Matthew records not only the tearing of the veil but the rocks splitting, the graves opening, and some of the dead being raised—events that could happen only because of what Jesus had accomplished by dying as our Substitute for sin. So here in Matthew, we can see things happening that the old system itself could never have caused. “For it is not possible that the blood of bulls and goats could take away sins” (Heb. 10:4, NKJV). Of course, only Jesus could take away sins, and for us the great result, the great promise, of Jesus’ taking away our sins is the resurrection from death. Without that promise, we have nothing (see 1 Cor. 15:13, 14, 19). In these early resurrections (we don’t know how many), we can see the hope and promise of our resurrection at the end of this age.
The Christian faith centers not only on the cross but on the empty tomb. The truth is, the majority of people in the world, including non-Christians, believe that a man named Jesus of Nazareth died on a cross. Not long after Jesus lived we find historical references such as this one from Tacitus, a Roman historian: “Nero . . . inflicted the most exquisite tortures on a class hated for their abominations, called Christians . . . by the populace. Christus, from whom the name had its origin, suffered the extreme penalty during the reign of Tiberius at the hands of one of our procurators, Pontius Pilatus.”—Tacitus, a.d. 57–117 (http://www.causeofjesusdeath.com/jesus-in-secular-history).
There’s little debate, then or now, about whether a historical figure named Jesus was condemned and crucified.
The hard part is the Resurrection: the idea that Jesus of Nazareth, who was dead on a Friday afternoon, became alive again on a Sunday morning. That is what many people struggle with. After all, a Jew crucified by the Romans in Judea was a fairly common occurrence. But a Jew raised from the dead after being crucified? That’s another matter entirely.
Yet, without this belief in a risen Jesus, we simply do not have a Christian faith. Paul wrote: “If Christ has not been raised, our preaching is useless and so is your faith. . . . If only for this life we have hope in Christ, we are of all people most to be pitied” (1 Cor. 15:14, 19, NIV). Jesus’ death itself had to be followed by His resurrection, because in His resurrection we have the surety of our own.
When we come to the story of the resurrection of Jesus, we have two options. The first option is to view this story as sentimental propaganda written by a few lonely followers of Jesus to keep His memory alive, the way we try to keep the memory alive when a well-known figure dies today. The second option when we come to the story of the Resurrection is to take it literally, a firsthand account of an extraordinary event, an event later interpreted to have implications for every human being who ever lived.
For many people, one of the most hard-to-understand things Jesus did was to return to heaven and entrust the gospel ministry to humans. How often we disappoint Him and ourselves, and as the Gospels show, His early followers were no exception. Yet, it’s by entrusting us with ministry that Christ shows His love for us and our need of Him.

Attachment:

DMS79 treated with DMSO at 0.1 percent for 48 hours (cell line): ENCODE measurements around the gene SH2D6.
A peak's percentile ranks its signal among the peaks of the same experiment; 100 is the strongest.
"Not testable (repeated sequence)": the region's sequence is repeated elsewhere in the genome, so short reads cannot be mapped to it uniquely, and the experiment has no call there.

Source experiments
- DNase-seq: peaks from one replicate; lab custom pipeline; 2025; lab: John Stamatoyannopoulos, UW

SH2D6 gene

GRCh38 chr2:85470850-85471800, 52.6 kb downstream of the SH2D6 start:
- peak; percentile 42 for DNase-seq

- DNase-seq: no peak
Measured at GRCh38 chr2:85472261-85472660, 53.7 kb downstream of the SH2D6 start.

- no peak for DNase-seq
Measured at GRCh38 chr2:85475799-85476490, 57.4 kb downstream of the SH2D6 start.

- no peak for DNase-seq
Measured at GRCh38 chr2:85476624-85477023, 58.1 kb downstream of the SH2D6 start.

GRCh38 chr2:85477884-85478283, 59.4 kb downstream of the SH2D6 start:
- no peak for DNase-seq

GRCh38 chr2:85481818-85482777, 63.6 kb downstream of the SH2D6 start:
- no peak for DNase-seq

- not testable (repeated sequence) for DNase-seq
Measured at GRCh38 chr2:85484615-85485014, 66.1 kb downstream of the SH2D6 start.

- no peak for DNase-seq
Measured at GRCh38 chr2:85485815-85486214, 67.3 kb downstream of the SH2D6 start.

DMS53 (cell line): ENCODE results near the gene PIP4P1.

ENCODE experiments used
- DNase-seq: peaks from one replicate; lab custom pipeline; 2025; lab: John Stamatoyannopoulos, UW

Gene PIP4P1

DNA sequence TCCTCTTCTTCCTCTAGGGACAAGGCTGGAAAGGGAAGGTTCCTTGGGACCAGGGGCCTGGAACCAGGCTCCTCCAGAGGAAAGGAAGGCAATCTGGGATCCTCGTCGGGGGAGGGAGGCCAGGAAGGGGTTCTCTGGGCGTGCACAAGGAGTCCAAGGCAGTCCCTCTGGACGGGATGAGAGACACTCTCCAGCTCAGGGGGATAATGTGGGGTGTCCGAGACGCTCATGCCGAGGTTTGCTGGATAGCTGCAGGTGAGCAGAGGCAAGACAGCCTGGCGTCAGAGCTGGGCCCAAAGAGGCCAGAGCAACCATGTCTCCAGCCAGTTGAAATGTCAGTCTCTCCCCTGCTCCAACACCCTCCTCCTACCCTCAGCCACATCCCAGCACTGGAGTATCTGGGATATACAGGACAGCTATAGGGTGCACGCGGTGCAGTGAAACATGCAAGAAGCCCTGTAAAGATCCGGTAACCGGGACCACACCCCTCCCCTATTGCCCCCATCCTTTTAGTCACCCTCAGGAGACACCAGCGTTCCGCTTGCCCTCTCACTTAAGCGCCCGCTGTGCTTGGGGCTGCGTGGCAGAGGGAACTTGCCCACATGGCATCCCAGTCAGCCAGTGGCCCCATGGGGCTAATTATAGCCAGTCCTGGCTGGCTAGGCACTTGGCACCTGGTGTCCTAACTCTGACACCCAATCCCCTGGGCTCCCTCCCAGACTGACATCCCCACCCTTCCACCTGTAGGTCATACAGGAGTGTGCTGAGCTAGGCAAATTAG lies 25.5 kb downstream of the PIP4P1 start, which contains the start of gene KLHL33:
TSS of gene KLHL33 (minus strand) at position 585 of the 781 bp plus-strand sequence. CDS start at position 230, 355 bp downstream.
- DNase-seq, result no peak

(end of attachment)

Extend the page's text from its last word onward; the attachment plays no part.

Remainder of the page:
Ellen G. White suggests that nearly 500 believers assembled on a mountain in Galilee after the Resurrection. (See 1 Cor. 15:6.) His gospel commission was not just for the disciples but for all believers. “It is a fatal mistake,” she writes, “to suppose that the work of saving souls depends alone on the ordained minister. All to whom the heavenly inspiration has come are put in trust with the gospel. All who receive the life of Christ are ordained to work for the salvation of their fellow men. For this work the church was established, and all who take upon themselves its sacred vows are thereby pledged to be co-workers with Christ.”—The Desire of Ages, p. 822.
Further Thought: As did all the other Gospel writers, Matthew wrote about the resurrection of Jesus. Also, as did his fellow writers, he wrote next to nothing about what the meaning of the Resurrection itself was. Though they depicted the story of the Resurrection, Matthew, Mark, Luke, and John gave us no real theological explanation of it, even though it’s so central to the Christian faith. It’s in Paul’s writings that we get the most detailed explanation about the meaning of the Cross. “But now Christ is risen from the dead, and has become the firstfruits of those who have fallen asleep. For since by man came death, by Man also came the resurrection of the dead. For as in Adam all die, even so in Christ all shall be made alive” (1 Cor. 15:20–22, NKJV). Paul also wrote that we have been “buried with Him in baptism, in which you also were raised with Him through faith in the working of God, who raised Him from the dead” (Col. 2:12, NKJV). Peter, too, has something to say on this crucial topic: “There is also an antitype which now saves us—baptism (not the removal of the filth of the flesh, but the answer of a good conscience toward God), through the resurrection of Jesus Christ” (1 Pet. 3:21, NKJV). Though we don’t know why the Gospel writers didn’t go into any detailed explanation, some scholars have seen this as more evidence of the truthfulness of their accounts. After all, writing many years after the events, why didn’t they use this opportunity to give a detailed explanation of what they wanted people to believe about the Resurrection? If it were a fraud or a con, why not take the opportunity to make it mean whatever they wanted it to mean? Instead, they simply tell the story, making no attempt to embellish it with any theological explanations as to what it all was supposed to mean.